• The constitution had worked for a small
    city-state but it would not work for a large
    empire.

19
The Roman Empire
  • Military commanders recruited landless farmers
    for an army and initiated a civil war.
  • General Gaius Marius marched on Rome, placed the
    city under military occupation and hunted down
    political enemies.
  • When Marius died, Sulla seized Rome in 83 B.C.E.
    and murdered some ten thousand individuals.

20
The Roman Empire
  • By the time Sulla died in 78 B.C.E., he had
    imposed policies that weakened the influence of
    the lower classes and strengthened the wealthy in
    Roman politics.
  • Poverty in the cities increased, while the price
    of grain rose.
  • Social outbreaks were common.
  • The urban poor joined the personal armies of
    ambitious generals.

21
The Roman Empire is Firmly Established
  • Gaius Mariuss nephew, Julius Caesar, favored
    liberal policies.
  • He was popular with Romans because he spent sums
    of money sponsoring battles between gladiators
    and wild animals.
  • This kept him in the public eye and helped to
    publicize his interests in social reform.
  • He led an army to Gaul, which he conquered and
    brought it into the Roman Empire.
  • In 49 B.C.E., he named himself dictator of Rome.

22
The Roman Empire is Firmly Established
  • Caesar made much needed reforms.
  • He relieved debt.
  • He used his wealth to promote building and
    entertainment in Rome which pacified his
    subjects.
  • He confiscated land from his opponents and
    redistributed among his armys veterans.
  • He extended Roman citizenship to people in the
    conquered provinces.
  • In 44 BCE Caesar was assassinated (stabbed to
    death) in the Roman forum.
  • Civil War went on for the next 13 years.

23
Finally Peace and Prosperity in the Roman Empire
  • Caesars nephew, Octavian (AKA Augustus) built a
    monarchy disguised as a republic.
  • Augustus initiated the Pax Romana which lasted
    more than 200 years.
  • This was a period of domestic peace and foreign
    expansion.

24
The Roman Empire (117 C.E.)
25
The Empire Flourishes
  • When Roman soldiers, diplomats, governors, and
    merchants arrived in sparsely populated sites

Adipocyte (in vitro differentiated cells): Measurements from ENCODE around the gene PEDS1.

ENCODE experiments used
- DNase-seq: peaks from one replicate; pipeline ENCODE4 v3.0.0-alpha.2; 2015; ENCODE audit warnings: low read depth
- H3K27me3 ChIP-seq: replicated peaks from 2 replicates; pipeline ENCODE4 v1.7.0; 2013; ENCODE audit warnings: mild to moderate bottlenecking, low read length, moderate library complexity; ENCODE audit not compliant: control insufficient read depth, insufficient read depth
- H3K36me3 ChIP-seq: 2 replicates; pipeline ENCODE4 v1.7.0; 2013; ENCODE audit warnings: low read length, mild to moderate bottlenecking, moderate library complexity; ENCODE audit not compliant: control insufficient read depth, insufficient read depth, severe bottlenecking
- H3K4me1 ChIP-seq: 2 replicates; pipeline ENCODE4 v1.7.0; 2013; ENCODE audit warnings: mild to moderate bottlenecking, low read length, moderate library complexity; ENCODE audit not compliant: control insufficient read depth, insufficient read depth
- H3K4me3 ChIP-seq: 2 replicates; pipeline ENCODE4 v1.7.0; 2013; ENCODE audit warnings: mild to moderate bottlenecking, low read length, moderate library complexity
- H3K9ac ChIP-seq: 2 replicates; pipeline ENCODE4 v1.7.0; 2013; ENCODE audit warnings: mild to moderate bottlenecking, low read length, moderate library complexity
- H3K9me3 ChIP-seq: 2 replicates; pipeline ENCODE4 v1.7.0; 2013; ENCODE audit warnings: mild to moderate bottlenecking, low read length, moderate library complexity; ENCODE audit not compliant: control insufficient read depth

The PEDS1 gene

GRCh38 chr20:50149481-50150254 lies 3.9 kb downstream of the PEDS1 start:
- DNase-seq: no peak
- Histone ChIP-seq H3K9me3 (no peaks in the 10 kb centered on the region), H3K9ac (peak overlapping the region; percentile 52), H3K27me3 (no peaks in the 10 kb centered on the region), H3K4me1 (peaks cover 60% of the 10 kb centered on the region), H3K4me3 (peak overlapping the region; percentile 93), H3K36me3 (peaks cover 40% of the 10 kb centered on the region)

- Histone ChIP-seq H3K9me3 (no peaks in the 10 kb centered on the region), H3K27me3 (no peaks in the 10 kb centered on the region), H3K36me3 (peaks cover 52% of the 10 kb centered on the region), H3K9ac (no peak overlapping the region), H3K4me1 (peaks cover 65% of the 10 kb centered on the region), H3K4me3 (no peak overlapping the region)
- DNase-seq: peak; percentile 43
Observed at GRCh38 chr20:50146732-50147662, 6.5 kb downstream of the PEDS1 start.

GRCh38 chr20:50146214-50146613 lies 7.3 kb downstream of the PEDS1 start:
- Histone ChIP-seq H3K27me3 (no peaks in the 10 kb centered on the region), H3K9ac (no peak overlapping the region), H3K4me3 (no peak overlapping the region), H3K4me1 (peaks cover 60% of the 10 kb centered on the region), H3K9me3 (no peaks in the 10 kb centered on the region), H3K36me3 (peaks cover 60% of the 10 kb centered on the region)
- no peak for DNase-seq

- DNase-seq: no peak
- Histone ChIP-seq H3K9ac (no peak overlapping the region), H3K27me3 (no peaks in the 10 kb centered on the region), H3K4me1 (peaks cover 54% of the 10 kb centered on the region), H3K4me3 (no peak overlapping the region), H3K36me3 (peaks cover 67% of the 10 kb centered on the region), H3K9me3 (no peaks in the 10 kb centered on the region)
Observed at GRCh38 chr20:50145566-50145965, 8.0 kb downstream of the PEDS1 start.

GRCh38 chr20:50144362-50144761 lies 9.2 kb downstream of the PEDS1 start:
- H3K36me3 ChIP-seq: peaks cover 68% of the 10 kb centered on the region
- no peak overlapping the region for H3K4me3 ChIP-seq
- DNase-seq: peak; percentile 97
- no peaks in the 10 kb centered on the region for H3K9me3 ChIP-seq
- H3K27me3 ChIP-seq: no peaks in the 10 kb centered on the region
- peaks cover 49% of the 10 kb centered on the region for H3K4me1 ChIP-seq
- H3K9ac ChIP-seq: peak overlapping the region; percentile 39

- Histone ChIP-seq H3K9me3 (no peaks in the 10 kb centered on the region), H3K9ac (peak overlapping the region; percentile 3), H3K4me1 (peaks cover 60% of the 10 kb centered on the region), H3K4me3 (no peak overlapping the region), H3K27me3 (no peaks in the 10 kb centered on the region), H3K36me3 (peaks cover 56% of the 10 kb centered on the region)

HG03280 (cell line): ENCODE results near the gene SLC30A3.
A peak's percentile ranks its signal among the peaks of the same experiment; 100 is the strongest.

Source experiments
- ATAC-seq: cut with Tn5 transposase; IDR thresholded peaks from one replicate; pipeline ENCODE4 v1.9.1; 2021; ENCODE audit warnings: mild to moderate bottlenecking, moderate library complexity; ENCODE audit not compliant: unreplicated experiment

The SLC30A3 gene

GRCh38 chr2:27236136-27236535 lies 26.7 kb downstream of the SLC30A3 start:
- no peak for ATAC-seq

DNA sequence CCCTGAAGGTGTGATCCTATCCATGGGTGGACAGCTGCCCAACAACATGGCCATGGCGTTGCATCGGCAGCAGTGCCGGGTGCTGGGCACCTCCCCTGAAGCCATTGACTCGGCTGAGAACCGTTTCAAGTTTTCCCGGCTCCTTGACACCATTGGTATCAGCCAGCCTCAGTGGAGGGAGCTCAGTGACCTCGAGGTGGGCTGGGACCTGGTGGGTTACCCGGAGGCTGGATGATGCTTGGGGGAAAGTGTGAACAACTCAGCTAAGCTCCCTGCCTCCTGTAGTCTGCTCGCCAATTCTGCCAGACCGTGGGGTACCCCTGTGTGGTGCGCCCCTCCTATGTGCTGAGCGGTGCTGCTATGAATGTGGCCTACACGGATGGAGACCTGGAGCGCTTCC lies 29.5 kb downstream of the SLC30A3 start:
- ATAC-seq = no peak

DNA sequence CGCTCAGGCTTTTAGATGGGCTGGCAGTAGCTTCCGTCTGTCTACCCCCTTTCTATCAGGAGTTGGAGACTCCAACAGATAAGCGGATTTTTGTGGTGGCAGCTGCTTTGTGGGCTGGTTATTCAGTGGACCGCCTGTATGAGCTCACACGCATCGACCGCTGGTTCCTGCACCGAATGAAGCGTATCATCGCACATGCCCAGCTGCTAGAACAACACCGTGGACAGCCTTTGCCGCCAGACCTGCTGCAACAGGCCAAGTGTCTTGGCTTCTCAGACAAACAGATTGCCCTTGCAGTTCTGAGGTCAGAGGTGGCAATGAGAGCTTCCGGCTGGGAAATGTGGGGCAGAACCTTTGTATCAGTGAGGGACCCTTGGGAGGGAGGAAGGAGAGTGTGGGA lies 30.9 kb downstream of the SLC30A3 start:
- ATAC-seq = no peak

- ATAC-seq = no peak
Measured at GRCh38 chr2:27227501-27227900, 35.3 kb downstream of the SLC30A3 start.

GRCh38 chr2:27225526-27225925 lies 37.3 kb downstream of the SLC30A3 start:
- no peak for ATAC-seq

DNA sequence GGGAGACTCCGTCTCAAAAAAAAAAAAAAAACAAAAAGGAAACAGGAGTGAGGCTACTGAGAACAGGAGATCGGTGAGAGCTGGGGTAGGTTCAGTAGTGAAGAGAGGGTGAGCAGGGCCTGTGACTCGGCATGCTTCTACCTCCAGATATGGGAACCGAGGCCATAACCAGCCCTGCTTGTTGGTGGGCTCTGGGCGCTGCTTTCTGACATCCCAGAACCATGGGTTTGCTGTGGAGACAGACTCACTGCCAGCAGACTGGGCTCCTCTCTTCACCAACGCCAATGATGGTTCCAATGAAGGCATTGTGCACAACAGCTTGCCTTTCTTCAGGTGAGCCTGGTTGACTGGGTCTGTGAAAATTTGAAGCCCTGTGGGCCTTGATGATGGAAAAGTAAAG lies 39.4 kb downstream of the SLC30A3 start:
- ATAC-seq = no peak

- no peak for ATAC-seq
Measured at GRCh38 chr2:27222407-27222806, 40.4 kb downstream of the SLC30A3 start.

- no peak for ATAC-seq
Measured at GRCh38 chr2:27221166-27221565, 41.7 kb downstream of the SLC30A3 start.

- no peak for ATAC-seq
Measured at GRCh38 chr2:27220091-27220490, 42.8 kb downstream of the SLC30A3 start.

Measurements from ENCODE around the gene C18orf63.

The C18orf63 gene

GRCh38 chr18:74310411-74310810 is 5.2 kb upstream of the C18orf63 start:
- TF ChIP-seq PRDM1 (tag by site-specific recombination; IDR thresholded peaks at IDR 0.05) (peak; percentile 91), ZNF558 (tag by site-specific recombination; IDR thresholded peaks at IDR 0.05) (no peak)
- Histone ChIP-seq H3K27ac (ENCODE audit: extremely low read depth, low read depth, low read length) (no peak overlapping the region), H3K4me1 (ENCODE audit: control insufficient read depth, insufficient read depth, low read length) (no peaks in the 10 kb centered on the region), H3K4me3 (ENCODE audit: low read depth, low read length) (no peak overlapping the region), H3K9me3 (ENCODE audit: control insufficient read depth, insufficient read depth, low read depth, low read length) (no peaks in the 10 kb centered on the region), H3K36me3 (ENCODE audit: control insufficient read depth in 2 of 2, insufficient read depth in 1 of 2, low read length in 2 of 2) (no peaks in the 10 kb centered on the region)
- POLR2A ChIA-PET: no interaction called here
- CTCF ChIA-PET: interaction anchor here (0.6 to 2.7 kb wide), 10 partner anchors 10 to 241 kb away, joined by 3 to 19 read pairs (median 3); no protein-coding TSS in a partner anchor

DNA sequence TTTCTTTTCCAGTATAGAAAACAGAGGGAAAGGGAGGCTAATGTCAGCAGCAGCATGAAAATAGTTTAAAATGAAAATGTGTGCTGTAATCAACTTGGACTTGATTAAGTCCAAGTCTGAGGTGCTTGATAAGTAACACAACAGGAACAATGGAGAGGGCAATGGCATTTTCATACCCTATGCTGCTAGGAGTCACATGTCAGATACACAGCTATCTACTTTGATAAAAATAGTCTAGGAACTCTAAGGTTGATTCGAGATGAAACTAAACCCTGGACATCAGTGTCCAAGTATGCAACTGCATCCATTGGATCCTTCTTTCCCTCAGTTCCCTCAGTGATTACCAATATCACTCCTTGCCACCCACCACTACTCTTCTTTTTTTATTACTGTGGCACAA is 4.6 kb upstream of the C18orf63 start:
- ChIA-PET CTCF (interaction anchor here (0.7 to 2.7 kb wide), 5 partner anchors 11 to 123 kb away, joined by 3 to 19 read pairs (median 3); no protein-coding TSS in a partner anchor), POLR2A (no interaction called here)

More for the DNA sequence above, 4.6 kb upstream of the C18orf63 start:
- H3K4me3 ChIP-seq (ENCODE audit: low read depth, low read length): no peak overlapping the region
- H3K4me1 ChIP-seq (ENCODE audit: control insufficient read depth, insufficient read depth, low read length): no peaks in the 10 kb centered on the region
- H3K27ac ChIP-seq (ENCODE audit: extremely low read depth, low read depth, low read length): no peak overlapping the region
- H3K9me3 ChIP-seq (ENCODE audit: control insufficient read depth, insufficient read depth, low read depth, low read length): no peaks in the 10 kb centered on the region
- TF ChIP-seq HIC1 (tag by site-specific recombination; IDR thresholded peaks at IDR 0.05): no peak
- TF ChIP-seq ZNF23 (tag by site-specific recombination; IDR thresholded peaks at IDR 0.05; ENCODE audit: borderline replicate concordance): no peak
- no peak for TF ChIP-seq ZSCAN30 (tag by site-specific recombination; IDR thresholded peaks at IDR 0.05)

like Gaul, Germany, Britain, and Spain, they
    stimulated the development of states.
  • They accessed resources like tin and encouraged
    inhabitants to cultivate wheat, olives, and
    grapes.
  • Local ruling elites joined with Roman
    representatives and used wealth to control
    natural resources and build states larger than
    ever.
  • Cities emerged where administrators and merchants
    conducted their business.

26
Intellectual Development
  • Around 450 BCE, Roman jurists (judges, attorneys)
    adopted the Twelve Tables as a basic law code
    for citizens of the early republic.
  • During the late republic, jurists worked to
    create a body of law that would work for the
    diverse people of the Empire.
  • They established the principle of innocent until
    proven guilty and defendants could challenge
    accusers before a judge in a court of law.
  • Romans adopted many of the cultural aspects of
    Greek life, i.e. philosophy, mathematics,
    theatre, etc.

27
Technological Development
  • Roman engineers prepared deep beds for roads,
    edged them with curbs, provided drainage and used
    large, flat paving stones. They developed wide
    roads for two lanes.
  • Temples, bath houses, public buildings, stadiums,
    and aqueducts.

28
Economic Development
  • In the early days of the Roman kingdom and
    republic, agriculture was the foundation of Rome.
  • Latifundia concentrated on production for export.
  • Because it was possible to import grains at good
    prices from lands that produced surpluses, other
    regions could concentrate on cultivation of
    fruits and vegetables or production of
    manufactured items, i.e. olives from Greece, wine
    and olive oil from Spain, etc.
  • The Roman military kept the seas free from
    pirates.

29
Trade Routes
30
Social Structure
  • Pater families The eldest male ruled the
    household.
  • Women frequently ran the household, playing
    significant roles in family finances and
    inheritance.
  • Slavery was an essential component of the Roman
    empires success.
  • By the 2nd century C.E., more than 1/3 of the
    population were slaves.
  • Some urban slaves had the potential to lead
    economically successful lives, even gaining their
    freedom.

31
Development of Religion
  • As a result of interaction with the Etruscans and
    later the Greeks, the Romans developed a
    polytheistic culture.
  • The Jews, who were monotheistic, rebelled. Some
    openly fought the Romans others sought salvation
    through isolation.
  • Christianity emerged in this context as some Jews
    sought to form a community around Jesus of
    Nazareth, a charismatic leader who taught peace,
    devotion to God, and love for fellow human
    beings.
  • 1st Century C.E. Paul of Tarsus spread the ideas
    of Christianity using the roads and communication
    system established by the Roman Empire.